Lawyers Sharing Space – Benefits and Responsibilities

lawbooks.jpgAtlanta lawyers are subleasing with other lawyers and entering into law space sharing arrangements. The Georgia Rules of Professional Conduct do not prohibit attorneys from sharing office space. With law firms downsizing, the empty law office space entices new lawyers into a sublet deal. Know the benefits and responsibilities.
Benefits of law space sharing include: (i) the occasional consult or assisting with certain legal issues which may arise; (ii) reduction of overhead costs; and (iii) potential referrals for legal work in each lawyers’ area of practice. While lawyers seek to share rent, copier costs, internet costs, legal research expenses, lawyers must use extra care about maintaining the confidences and secrets of clients. For instance, if the lawyers sharing law space retain a joint receptionist who performs legal tasks, she or he should be advised to maintain confidentiality of the clients and keep files for the clients in a separate work area. Ethical issues can be triggered by sloppy administrative practices. All confidential information gained in the professional relations with a client, unless the client consents after consultation are required by the Georgia Rules of Professional Conduct (Rule 1.6) to be protected. The duty of confidentiality shall continue after the client-lawyer relationship has terminated (Rule 1.6(e)). So the files must be kept separate even after the case or matter is completed. The bottom line: lawyers or law firms should not fail to take adequate measures to protect the client’s confidential information of each space-sharing lawyer.
Lawyers who are dual professionals also must make clear to the public the separate nature of their legal and other businesses, and should take measures to protect client confidentiality. The dual professional may be required to keep separate phone numbers, letterhead, books, records, and files. The lawyer should take special care to keep separate the provision of law-related and legal services in order to minimize the risk that the client/customer will assume that the law-related services are legal services. (See Georgia Rule 5.7, comment (8)).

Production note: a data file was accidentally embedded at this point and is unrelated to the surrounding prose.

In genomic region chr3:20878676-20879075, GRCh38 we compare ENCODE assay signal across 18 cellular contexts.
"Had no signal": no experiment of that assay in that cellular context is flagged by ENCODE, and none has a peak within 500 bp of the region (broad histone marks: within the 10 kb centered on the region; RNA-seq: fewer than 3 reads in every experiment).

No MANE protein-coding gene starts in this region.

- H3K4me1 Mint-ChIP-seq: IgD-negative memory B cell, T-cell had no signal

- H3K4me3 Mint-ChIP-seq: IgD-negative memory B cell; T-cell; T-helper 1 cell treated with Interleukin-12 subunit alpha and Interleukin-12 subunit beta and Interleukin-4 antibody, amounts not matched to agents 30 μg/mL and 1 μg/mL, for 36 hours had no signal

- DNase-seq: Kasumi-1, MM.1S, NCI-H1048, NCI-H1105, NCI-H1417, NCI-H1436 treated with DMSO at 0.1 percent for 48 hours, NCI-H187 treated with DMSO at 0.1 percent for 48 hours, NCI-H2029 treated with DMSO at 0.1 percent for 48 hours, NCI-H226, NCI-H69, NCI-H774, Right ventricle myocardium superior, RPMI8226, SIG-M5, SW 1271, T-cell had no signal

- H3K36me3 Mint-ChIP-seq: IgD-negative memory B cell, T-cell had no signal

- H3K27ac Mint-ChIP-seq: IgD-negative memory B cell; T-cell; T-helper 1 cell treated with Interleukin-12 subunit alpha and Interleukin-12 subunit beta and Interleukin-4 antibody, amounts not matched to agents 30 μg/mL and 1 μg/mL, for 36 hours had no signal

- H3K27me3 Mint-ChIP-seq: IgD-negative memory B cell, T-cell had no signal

Each state may have a specific position regarding the dual professional practicing in one office. For instance, Colorado takes a stronger view, stating that it is easier to avoid confusion if the second occupation is not conducted from the legal office. The basis for Colorado’s opinion is that risks such as improper solicitation are increased when one office is used.
Whatever the commissions ultimately decide, space-sharing is an important concern for many lawyers and can be maneuvered easily if thoughtful steps are taken prior to conducting the business of law. Lawyers should always remember that the essence of the Rules of Professional Conduct is based on communication with the clients.
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See Also: You Can’t Run a Law Practice from a Coffee Shop, Atlanta Lawyers Sublease Space, The Need for Law Space Match, Law Firms with Unused Offices